The world is eagerly anticipating the rollout of a robust 5G network, and the Baltic states are no different.
There are several advantages to getting the network up and running. It can provide faster speeds, lower latencies, a larger number of connected devices, and a greater capacity for remote education and occupation. This is something that everyone is in desperate need of considering the state of the pandemic.
However, the Baltic states are quickly learning the rollout of the network is more complex than initially considered. For example, the benefits of the network could also be used for criminal activity such as espionage. There are even geopolitical and security concerns that require further attention.
So where does that leave 5G development in the Baltics? If you’re after an update on when you can expect to be utilizing the network, here’s what you need to know.
When is 5G Coming to the Baltics?
Some areas of the Baltics have already tested 5G networks, with the learnings getting shared with other states. Latvia was one of the first countries to launch the network, but some providers are still in the process of making the switch.
Lithuania plans to be ready by 2025, with the first stage of the rollout to commence in 2021. However, this is all dependent on the resolution with Russia over the digital territory they currently occupy.
Estonia also plans to be ready by 2025. Major cities should expect to have the 5G network by 2023. Delays due to the pandemic have impacted the rollout, but they expect to be back on track by the end of 2021.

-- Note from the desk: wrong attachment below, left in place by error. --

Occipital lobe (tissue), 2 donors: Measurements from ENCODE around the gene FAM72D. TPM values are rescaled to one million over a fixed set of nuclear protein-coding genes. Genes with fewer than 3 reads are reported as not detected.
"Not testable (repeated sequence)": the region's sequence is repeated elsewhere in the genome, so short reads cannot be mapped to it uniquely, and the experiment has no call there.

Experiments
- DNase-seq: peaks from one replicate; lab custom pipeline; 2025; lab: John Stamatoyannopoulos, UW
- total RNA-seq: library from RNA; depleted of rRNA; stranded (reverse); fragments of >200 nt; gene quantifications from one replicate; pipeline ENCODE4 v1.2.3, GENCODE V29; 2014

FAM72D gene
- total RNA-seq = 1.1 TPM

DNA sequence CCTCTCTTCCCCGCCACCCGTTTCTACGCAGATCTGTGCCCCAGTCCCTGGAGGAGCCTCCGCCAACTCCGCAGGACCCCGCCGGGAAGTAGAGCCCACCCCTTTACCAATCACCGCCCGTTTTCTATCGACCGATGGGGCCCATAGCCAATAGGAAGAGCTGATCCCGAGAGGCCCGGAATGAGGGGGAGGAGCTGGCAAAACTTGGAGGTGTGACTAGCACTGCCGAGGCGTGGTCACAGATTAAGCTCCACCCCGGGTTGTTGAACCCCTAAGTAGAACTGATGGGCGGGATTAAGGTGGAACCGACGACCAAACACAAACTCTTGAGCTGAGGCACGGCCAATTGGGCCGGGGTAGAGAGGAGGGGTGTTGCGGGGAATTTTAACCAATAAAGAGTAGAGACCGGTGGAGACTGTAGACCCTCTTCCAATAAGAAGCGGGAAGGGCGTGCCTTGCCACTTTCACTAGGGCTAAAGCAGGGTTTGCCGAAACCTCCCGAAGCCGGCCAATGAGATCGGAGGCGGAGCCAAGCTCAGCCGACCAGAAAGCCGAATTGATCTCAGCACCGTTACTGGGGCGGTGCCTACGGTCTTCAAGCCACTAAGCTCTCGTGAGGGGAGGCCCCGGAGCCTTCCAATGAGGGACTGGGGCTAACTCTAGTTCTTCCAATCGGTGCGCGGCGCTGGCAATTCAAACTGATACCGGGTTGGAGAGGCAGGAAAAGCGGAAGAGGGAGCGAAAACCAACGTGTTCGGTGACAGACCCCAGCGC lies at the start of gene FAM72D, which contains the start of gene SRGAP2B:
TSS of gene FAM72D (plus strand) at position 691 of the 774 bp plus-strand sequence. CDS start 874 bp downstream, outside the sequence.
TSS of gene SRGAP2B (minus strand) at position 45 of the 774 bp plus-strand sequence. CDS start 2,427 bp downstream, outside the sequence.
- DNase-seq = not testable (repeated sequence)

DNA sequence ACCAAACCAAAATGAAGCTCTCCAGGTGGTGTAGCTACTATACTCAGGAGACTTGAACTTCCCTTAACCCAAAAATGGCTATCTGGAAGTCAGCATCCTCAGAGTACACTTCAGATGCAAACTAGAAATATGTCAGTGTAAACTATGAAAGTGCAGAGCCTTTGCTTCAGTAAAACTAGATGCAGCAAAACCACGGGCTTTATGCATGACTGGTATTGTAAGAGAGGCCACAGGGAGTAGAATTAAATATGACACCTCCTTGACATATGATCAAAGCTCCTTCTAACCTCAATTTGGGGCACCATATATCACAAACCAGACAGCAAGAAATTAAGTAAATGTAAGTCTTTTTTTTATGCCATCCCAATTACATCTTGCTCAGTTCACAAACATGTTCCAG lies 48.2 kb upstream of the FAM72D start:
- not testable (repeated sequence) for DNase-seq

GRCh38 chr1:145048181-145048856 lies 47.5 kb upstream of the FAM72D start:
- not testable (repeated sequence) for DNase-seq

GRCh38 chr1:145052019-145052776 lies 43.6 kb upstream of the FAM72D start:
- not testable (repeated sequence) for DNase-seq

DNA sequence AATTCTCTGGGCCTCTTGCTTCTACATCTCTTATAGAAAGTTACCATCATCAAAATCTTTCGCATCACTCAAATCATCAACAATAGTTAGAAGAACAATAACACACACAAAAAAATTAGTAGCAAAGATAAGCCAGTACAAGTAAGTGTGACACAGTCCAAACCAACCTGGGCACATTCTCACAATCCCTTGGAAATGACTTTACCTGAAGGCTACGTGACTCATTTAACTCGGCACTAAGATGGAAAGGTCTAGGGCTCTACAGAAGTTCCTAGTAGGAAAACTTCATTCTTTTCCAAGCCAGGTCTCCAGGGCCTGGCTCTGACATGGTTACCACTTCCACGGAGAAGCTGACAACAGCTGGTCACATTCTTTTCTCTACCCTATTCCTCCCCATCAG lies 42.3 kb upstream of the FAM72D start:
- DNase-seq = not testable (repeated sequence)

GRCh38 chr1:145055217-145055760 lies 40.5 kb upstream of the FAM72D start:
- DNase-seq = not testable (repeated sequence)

What are the Concerns About 5G?
The key concern around the rollout of 5G is in relation to network security. All Baltic states are required to perform rigorous testing and evaluations on providers to ensure the networks are not only stable but also secure.
Every official from the Baltic states wishes for citizens to enjoy the benefits of a 5G network, such as utilizing high definition streaming services or enjoying games from the online casino industry without any fears of getting hacked. Residents should feel as secure accessing the network in the same way they do when using a VPN.
What Challenges are Yet to be Addressed?
One of the critical tasks left to do with developing regulatory measures for the screening of technologies, investments, supply chains, security services utilizing the 5G network. Estonia has begun to draft regulation, but further assessment is required.
The Baltics have always been successful in managing cybersecurity issues. However, there is a belief that officials need to enhance their technological competence and administrative capability before they commence implementing any laws or regulations in relation to how access to the 5G network is determined for organizations and corporations.